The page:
The Sochi Olympian crashed while testing the World Championships course in Sierra Nevada, Spain.
“I didn’t think much of it at the time, it felt like another crash.”
However, after tests and a quick realisation that she lacked the movement to turn her board, Brockhoff decided to withdraw from the 2017 World Championships.
An MRI scan later revealed, the worst result, she had torn her ACL apart.
Australia’s top female boardercross rider miscalculated a feature, smashing her into the snow.
“I didn’t have the speed for it when I was approaching it,” Brockhoff said.
“So I made a different move which slammed me onto the up ramp of a roller and spat me upside down off the back of it.”
She said everything else felt fine, but her knee was sore and she anticipated a decent sprain or at worst bone bruising.
“I’ve had a lot of issues with my knee in the past and I believe it has been slowly tearing bit by bit,” said Brockhoff who has never had a season ending injury before.
"This is my first injury that has made me pull out from the season.
"All my other seasons have been consistently healthy and climbing up the ranks."
But the 24-year-old won’t let a torn ACL keep her from making her second Olympic appearance, and her positive attitude may be her ticket to success in 2018 in PyeongChang.
“Yeah look it sucks but it doesn’t,” she said.
“There’s a positive side coming out of the season with no World Champ title or as the tour leader.
“It means I have nothing coming into PyeongChang and I’ll be hunting for it.
“I’ll also be a lot stronger physically - with a new knee - and mentally,” said Brockhoff who is still adjusting to being home on Australian soil three weeks earlier than anticipated.
The Olympic Winter Institute Scholarship holder now faces a solid nine-month recovery period but is thankful the injury happened when it did.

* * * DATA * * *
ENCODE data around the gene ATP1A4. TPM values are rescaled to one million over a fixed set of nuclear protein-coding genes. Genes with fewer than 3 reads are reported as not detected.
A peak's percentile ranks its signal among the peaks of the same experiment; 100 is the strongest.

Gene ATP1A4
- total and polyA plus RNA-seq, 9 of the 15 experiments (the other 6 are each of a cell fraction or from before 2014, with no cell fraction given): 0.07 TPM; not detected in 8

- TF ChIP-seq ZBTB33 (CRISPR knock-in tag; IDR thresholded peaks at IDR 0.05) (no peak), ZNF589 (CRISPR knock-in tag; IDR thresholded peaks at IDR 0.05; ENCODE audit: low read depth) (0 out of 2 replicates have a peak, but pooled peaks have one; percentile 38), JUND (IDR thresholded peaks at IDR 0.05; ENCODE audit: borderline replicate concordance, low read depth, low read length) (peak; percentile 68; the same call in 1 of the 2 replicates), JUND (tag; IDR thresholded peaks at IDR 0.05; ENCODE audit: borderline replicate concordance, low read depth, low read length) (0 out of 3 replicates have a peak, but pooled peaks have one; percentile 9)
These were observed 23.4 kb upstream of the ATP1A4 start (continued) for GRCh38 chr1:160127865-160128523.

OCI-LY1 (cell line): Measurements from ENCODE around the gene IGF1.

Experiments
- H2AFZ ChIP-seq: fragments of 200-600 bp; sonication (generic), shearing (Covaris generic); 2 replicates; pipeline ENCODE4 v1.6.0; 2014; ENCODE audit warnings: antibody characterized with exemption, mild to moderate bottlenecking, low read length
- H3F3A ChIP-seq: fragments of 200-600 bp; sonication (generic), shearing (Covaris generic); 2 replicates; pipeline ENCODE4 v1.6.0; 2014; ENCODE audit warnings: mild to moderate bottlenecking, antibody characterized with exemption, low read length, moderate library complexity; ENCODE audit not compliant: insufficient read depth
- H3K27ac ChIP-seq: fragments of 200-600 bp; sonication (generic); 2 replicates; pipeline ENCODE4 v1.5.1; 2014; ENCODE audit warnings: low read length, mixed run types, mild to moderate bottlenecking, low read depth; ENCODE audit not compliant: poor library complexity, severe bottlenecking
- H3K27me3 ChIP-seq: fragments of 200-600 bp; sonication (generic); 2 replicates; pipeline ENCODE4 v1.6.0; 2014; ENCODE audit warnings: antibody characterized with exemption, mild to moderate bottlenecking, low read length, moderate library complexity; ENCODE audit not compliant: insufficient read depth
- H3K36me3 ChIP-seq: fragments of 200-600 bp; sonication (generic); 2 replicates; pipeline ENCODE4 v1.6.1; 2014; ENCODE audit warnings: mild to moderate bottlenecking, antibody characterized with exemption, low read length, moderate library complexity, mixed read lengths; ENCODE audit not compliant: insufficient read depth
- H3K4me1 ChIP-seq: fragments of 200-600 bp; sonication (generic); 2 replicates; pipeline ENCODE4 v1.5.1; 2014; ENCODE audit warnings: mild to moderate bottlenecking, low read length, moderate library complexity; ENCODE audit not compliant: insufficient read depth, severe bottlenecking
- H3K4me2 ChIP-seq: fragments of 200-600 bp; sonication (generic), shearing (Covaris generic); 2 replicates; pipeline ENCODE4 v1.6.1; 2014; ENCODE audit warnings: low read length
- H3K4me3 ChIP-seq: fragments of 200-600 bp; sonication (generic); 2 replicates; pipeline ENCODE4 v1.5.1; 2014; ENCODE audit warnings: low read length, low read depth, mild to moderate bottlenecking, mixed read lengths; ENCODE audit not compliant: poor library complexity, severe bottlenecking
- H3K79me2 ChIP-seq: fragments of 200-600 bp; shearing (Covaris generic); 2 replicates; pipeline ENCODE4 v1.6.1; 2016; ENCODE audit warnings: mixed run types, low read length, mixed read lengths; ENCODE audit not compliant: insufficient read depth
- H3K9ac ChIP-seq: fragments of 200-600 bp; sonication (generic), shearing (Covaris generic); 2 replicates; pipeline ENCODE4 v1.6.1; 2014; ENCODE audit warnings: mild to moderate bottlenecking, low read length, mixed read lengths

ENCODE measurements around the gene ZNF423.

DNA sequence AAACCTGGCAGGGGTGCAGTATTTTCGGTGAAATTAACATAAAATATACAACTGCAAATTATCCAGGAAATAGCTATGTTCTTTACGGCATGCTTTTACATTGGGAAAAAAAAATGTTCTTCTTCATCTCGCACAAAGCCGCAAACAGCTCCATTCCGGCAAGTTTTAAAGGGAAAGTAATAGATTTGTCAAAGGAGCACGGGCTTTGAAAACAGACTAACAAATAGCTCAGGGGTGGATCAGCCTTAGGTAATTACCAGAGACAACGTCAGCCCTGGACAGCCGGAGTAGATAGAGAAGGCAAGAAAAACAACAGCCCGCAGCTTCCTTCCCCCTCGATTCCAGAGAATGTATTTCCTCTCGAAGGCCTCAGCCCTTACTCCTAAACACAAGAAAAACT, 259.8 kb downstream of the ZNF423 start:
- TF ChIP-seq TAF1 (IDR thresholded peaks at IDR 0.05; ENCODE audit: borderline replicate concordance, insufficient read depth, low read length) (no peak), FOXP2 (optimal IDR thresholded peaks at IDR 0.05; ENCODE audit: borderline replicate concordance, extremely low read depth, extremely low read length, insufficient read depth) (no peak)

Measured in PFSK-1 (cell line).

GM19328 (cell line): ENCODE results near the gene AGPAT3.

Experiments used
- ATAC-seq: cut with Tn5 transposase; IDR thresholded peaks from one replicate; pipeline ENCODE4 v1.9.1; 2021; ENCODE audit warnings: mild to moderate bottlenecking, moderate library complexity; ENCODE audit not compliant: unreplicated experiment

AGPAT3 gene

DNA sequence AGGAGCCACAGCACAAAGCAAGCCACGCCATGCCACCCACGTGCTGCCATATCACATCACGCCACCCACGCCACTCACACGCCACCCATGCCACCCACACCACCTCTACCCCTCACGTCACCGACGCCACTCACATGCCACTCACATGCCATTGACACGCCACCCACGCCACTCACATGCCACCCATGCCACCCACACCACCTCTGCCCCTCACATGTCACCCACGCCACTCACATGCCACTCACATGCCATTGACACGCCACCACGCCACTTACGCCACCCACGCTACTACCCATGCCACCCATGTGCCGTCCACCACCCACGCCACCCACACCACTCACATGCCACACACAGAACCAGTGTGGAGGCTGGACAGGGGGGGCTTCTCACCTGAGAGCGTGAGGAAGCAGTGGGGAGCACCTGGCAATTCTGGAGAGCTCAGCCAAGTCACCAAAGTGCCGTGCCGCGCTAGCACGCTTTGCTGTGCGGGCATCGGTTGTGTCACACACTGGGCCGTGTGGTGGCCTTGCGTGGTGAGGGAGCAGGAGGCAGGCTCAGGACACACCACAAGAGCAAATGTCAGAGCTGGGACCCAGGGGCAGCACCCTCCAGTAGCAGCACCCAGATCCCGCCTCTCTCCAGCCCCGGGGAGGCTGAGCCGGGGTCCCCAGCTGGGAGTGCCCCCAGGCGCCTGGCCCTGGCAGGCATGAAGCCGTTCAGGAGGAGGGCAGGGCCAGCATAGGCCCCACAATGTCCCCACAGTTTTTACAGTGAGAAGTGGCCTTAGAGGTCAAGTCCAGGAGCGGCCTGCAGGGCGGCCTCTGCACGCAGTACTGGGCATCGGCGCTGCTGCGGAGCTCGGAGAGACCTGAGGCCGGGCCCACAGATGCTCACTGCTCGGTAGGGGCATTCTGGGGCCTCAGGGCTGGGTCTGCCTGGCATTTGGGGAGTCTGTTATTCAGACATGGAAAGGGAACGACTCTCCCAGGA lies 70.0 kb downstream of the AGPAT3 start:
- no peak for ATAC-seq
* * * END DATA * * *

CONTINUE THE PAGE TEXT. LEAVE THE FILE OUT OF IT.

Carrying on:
“I’m excited for this process. I’m not worried or nervous.
“I believe this knee injury is going to put me in a better path than before and I am already looking forward to next season to kick off.”
Helping her through the up and downs of being an elite athlete is fellow snowboard cross rider and Sochi Olympian Alex ‘Chumpy’ Pullin.
“We get closer each year. We have a good friendship going on in the team and it just makes snowboard that much more fun,” said Brockhoff who often turns to the two-time World Championships title holder for tips and advice.
“It’s also really cool that we have been able to share some pretty sweet success in the last few years together too.”
Currently sitting in the number 2 spot in the FIS world rankings, Brockhoff understands this latest injury will cost her the number one ranking, but is determined to put that out of her mind.
“It’s a bit emotionally confusing if I think too much about the injury.
“I’ll probably drop down to rank 3 like last year but if I did do the last World Cup and did well then I probably would have gotten back up to the number 1 spot.”
Despite this bump on the road to PyeongChang 2018, Brockhoff knows she sits amongst the world’s best snowboard cross athletes.
“That gives me confidence in knowing I can be the best. It was just a mix of bad and good timing for the knee injury.”
Ashleigh Knight – AOC